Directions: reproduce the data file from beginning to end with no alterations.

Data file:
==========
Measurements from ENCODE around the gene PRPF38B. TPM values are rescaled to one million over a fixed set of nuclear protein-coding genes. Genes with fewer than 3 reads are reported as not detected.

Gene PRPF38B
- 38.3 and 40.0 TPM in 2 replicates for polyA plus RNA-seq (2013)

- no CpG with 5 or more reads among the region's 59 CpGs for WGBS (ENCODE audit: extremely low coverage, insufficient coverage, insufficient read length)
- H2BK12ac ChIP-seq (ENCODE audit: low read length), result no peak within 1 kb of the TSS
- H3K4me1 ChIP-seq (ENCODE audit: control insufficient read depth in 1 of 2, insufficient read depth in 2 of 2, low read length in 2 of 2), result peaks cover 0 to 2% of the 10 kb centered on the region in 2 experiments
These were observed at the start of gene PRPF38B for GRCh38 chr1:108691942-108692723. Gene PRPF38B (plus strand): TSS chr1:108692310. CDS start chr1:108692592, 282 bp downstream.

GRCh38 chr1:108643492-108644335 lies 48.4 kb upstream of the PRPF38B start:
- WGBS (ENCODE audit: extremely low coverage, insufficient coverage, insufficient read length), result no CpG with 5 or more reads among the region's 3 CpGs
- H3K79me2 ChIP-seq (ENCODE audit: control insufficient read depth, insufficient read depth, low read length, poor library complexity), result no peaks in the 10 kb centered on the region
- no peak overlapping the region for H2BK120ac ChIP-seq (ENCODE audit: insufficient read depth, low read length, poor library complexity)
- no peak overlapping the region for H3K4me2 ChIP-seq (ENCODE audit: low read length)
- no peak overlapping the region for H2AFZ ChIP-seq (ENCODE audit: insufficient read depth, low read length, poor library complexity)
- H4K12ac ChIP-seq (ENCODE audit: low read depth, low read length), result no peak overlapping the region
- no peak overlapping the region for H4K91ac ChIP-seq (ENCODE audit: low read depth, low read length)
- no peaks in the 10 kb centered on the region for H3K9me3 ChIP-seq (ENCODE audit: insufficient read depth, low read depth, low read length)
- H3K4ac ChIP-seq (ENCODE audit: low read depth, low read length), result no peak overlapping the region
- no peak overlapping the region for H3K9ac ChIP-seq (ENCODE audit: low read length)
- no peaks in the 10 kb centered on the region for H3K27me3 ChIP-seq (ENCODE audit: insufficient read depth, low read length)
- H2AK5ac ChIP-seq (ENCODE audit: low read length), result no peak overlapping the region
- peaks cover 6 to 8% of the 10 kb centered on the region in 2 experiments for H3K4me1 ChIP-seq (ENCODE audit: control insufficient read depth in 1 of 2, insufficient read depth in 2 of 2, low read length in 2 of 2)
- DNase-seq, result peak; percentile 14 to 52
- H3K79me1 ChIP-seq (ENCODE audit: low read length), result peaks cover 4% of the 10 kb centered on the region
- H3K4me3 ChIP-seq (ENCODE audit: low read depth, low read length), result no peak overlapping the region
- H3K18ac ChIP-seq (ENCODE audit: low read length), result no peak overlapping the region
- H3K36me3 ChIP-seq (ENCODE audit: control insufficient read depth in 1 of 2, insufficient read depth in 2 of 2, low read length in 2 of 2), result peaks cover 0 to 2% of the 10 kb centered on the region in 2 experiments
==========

Measurements from ENCODE around the gene PRPF38B. TPM values are rescaled to one million over a fixed set of nuclear protein-coding genes. Genes with fewer than 3 reads are reported as not detected.

Gene PRPF38B
- 38.3 and 40.0 TPM in 2 replicates for polyA plus RNA-seq (2013)

- no CpG with 5 or more reads among the region's 59 CpGs for WGBS (ENCODE audit: extremely low coverage, insufficient coverage, insufficient read length)
- H2BK12ac ChIP-seq (ENCODE audit: low read length), result no peak within 1 kb of the TSS
- H3K4me1 ChIP-seq (ENCODE audit: control insufficient read depth in 1 of 2, insufficient read depth in 2 of 2, low read length in 2 of 2), result peaks cover 0 to 2% of the 10 kb centered on the region in 2 experiments
These were observed at the start of gene PRPF38B for GRCh38 chr1:108691942-108692723. Gene PRPF38B (plus strand): TSS chr1:108692310. CDS start chr1:108692592, 282 bp downstream.

GRCh38 chr1:108643492-108644335 lies 48.4 kb upstream of the PRPF38B start:
- WGBS (ENCODE audit: extremely low coverage, insufficient coverage, insufficient read length), result no CpG with 5 or more reads among the region's 3 CpGs
- H3K79me2 ChIP-seq (ENCODE audit: control insufficient read depth, insufficient read depth, low read length, poor library complexity), result no peaks in the 10 kb centered on the region
- no peak overlapping the region for H2BK120ac ChIP-seq (ENCODE audit: insufficient read depth, low read length, poor library complexity)
- no peak overlapping the region for H3K4me2 ChIP-seq (ENCODE audit: low read length)
- no peak overlapping the region for H2AFZ ChIP-seq (ENCODE audit: insufficient read depth, low read length, poor library complexity)
- H4K12ac ChIP-seq (ENCODE audit: low read depth, low read length), result no peak overlapping the region
- no peak overlapping the region for H4K91ac ChIP-seq (ENCODE audit: low read depth, low read length)
- no peaks in the 10 kb centered on the region for H3K9me3 ChIP-seq (ENCODE audit: insufficient read depth, low read depth, low read length)
- H3K4ac ChIP-seq (ENCODE audit: low read depth, low read length), result no peak overlapping the region
- no peak overlapping the region for H3K9ac ChIP-seq (ENCODE audit: low read length)
- no peaks in the 10 kb centered on the region for H3K27me3 ChIP-seq (ENCODE audit: insufficient read depth, low read length)
- H2AK5ac ChIP-seq (ENCODE audit: low read length), result no peak overlapping the region
- peaks cover 6 to 8% of the 10 kb centered on the region in 2 experiments for H3K4me1 ChIP-seq (ENCODE audit: control insufficient read depth in 1 of 2, insufficient read depth in 2 of 2, low read length in 2 of 2)
- DNase-seq, result peak; percentile 14 to 52
- H3K79me1 ChIP-seq (ENCODE audit: low read length), result peaks cover 4% of the 10 kb centered on the region
- H3K4me3 ChIP-seq (ENCODE audit: low read depth, low read length), result no peak overlapping the region
- H3K18ac ChIP-seq (ENCODE audit: low read length), result no peak overlapping the region
- H3K36me3 ChIP-seq (ENCODE audit: control insufficient read depth in 1 of 2, insufficient read depth in 2 of 2, low read length in 2 of 2), result peaks cover 0 to 2% of the 10 kb centered on the region in 2 experiments